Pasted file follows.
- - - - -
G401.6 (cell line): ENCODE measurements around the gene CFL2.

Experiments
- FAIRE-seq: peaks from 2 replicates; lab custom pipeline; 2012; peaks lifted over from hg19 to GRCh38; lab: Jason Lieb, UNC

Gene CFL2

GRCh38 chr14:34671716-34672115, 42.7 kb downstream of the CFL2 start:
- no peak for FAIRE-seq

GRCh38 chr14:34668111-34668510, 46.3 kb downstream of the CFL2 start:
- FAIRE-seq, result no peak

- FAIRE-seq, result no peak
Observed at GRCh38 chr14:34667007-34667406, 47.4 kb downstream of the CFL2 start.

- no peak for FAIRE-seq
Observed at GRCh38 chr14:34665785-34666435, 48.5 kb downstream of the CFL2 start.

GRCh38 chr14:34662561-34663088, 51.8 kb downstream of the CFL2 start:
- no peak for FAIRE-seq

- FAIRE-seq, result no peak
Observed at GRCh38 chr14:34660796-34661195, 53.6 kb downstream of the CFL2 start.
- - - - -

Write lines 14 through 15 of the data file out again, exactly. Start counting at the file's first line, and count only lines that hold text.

- no peak for FAIRE-seq

- FAIRE-seq, result no peak